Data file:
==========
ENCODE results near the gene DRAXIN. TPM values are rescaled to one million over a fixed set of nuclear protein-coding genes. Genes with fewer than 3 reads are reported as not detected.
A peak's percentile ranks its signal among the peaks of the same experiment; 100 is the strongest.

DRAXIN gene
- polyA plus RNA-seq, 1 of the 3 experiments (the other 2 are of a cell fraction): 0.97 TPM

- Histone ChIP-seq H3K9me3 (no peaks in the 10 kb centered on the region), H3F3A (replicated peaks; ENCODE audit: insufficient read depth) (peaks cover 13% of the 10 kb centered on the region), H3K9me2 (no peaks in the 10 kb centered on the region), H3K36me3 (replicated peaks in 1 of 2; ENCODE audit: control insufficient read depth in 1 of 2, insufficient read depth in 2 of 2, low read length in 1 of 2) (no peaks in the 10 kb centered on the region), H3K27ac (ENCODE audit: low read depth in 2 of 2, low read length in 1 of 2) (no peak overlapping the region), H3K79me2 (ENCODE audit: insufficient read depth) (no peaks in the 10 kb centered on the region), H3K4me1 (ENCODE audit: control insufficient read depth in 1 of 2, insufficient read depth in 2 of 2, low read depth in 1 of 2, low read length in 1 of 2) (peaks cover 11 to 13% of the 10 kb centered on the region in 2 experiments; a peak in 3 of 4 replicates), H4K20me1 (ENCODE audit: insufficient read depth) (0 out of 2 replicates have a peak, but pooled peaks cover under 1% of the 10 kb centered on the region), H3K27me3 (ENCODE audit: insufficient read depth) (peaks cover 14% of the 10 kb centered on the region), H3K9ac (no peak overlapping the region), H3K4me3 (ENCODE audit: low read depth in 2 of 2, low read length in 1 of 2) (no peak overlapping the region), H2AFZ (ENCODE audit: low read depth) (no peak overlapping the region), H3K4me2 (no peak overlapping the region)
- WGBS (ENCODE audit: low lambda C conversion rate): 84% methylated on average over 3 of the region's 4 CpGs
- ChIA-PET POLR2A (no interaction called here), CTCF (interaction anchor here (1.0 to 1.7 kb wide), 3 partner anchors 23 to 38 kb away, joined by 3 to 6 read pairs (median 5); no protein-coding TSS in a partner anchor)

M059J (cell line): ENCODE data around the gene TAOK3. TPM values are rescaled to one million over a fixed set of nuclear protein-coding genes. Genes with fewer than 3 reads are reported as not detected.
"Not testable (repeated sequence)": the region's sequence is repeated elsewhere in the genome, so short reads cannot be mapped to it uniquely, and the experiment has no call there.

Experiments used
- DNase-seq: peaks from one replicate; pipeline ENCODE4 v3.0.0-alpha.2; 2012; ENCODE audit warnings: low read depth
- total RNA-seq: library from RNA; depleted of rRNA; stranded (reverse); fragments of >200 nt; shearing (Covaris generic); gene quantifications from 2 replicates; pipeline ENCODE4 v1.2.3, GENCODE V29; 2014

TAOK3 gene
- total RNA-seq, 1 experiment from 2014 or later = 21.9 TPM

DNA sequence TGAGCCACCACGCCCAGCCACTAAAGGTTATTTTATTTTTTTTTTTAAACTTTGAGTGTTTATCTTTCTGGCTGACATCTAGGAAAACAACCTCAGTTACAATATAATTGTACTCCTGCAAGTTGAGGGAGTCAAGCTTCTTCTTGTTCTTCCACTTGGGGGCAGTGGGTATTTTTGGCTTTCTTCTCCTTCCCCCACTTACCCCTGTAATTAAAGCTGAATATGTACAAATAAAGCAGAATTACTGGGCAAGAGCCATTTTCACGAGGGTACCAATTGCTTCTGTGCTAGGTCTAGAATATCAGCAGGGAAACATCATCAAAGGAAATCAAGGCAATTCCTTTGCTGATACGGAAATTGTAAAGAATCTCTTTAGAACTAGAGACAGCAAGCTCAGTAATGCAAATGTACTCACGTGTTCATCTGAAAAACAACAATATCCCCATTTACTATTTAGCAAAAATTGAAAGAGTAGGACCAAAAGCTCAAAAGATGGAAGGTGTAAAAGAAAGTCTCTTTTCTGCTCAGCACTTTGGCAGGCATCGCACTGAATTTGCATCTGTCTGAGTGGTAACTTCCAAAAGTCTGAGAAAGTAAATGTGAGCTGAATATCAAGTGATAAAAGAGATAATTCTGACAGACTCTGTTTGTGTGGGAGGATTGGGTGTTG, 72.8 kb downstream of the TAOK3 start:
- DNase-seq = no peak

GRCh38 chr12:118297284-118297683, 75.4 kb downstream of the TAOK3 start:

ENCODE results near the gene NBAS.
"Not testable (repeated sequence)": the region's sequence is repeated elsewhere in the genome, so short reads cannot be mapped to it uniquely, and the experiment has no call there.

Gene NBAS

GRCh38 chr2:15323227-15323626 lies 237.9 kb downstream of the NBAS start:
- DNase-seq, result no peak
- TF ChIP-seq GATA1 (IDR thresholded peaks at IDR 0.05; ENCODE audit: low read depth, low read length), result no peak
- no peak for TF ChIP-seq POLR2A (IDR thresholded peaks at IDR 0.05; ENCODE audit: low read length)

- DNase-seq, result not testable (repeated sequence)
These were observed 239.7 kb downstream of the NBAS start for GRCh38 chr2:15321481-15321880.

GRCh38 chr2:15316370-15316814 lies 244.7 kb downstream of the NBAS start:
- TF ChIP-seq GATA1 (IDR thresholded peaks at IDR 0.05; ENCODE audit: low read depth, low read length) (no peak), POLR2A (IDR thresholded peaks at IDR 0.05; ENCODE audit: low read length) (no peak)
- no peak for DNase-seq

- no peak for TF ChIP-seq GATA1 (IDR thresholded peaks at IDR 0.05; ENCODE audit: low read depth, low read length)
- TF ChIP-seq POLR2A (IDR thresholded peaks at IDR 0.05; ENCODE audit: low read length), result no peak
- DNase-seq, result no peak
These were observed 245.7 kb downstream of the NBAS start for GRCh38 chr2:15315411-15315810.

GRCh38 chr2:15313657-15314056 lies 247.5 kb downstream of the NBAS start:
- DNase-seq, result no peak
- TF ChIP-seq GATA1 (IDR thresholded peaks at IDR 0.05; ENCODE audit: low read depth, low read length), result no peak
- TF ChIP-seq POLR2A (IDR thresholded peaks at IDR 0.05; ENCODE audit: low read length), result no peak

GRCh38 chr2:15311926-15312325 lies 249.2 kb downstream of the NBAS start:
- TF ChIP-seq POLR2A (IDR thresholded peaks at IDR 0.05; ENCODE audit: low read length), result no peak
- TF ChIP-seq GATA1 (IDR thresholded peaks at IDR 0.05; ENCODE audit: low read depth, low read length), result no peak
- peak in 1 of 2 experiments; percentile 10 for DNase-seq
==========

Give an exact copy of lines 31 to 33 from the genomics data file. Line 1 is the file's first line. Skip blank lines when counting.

- TF ChIP-seq POLR2A (IDR thresholded peaks at IDR 0.05; ENCODE audit: low read length), result no peak
- DNase-seq, result no peak
These were observed 245.7 kb downstream of the NBAS start for GRCh38 chr2:15315411-15315810.